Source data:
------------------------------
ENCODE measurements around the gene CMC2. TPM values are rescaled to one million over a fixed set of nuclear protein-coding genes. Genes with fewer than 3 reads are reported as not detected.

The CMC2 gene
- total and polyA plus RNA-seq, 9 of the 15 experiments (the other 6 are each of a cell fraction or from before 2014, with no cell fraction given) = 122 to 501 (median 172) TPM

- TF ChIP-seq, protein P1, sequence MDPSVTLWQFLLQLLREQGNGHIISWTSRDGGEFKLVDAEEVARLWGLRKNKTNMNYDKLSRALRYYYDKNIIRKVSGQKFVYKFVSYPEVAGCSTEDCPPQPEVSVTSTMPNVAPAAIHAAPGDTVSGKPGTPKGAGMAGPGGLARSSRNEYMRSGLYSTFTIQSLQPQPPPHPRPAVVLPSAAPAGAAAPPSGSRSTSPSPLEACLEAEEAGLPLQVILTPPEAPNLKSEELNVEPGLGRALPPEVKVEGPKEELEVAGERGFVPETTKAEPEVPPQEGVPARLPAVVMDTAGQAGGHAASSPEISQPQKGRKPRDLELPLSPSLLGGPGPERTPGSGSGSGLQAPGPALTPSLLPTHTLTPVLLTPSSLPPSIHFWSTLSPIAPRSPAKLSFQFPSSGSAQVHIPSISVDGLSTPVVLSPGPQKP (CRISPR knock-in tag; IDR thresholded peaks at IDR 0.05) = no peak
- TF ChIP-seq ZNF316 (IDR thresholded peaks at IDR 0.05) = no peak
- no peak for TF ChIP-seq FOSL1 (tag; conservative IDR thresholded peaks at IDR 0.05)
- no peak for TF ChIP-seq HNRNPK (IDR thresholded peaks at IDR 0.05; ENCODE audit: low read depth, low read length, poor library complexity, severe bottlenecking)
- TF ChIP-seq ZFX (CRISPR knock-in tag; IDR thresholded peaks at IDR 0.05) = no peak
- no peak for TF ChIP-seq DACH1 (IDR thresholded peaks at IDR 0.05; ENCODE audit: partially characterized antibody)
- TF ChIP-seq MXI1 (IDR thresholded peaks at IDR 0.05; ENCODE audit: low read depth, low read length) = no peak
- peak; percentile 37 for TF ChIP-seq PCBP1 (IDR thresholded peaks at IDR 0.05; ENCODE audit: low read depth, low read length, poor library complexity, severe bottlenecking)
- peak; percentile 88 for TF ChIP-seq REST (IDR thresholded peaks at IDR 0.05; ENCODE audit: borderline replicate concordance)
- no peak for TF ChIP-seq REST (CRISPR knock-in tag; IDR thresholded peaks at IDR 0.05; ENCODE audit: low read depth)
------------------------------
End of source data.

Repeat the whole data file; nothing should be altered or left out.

ENCODE measurements around the gene CMC2. TPM values are rescaled to one million over a fixed set of nuclear protein-coding genes. Genes with fewer than 3 reads are reported as not detected.

The CMC2 gene
- total and polyA plus RNA-seq, 9 of the 15 experiments (the other 6 are each of a cell fraction or from before 2014, with no cell fraction given) = 122 to 501 (median 172) TPM

- TF ChIP-seq, protein P1, sequence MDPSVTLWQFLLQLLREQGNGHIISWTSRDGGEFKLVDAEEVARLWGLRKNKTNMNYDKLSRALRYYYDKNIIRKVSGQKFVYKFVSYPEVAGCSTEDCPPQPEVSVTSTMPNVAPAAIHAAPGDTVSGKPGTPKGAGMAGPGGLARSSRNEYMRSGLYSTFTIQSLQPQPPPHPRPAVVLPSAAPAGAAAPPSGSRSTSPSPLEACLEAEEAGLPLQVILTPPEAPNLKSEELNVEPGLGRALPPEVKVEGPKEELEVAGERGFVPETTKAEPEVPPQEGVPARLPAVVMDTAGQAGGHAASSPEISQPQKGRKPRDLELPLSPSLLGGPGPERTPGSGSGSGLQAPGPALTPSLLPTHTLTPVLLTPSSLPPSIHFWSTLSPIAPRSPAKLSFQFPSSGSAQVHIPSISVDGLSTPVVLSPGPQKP (CRISPR knock-in tag; IDR thresholded peaks at IDR 0.05) = no peak
- TF ChIP-seq ZNF316 (IDR thresholded peaks at IDR 0.05) = no peak
- no peak for TF ChIP-seq FOSL1 (tag; conservative IDR thresholded peaks at IDR 0.05)
- no peak for TF ChIP-seq HNRNPK (IDR thresholded peaks at IDR 0.05; ENCODE audit: low read depth, low read length, poor library complexity, severe bottlenecking)
- TF ChIP-seq ZFX (CRISPR knock-in tag; IDR thresholded peaks at IDR 0.05) = no peak
- no peak for TF ChIP-seq DACH1 (IDR thresholded peaks at IDR 0.05; ENCODE audit: partially characterized antibody)
- TF ChIP-seq MXI1 (IDR thresholded peaks at IDR 0.05; ENCODE audit: low read depth, low read length) = no peak
- peak; percentile 37 for TF ChIP-seq PCBP1 (IDR thresholded peaks at IDR 0.05; ENCODE audit: low read depth, low read length, poor library complexity, severe bottlenecking)
- peak; percentile 88 for TF ChIP-seq REST (IDR thresholded peaks at IDR 0.05; ENCODE audit: borderline replicate concordance)
- no peak for TF ChIP-seq REST (CRISPR knock-in tag; IDR thresholded peaks at IDR 0.05; ENCODE audit: low read depth)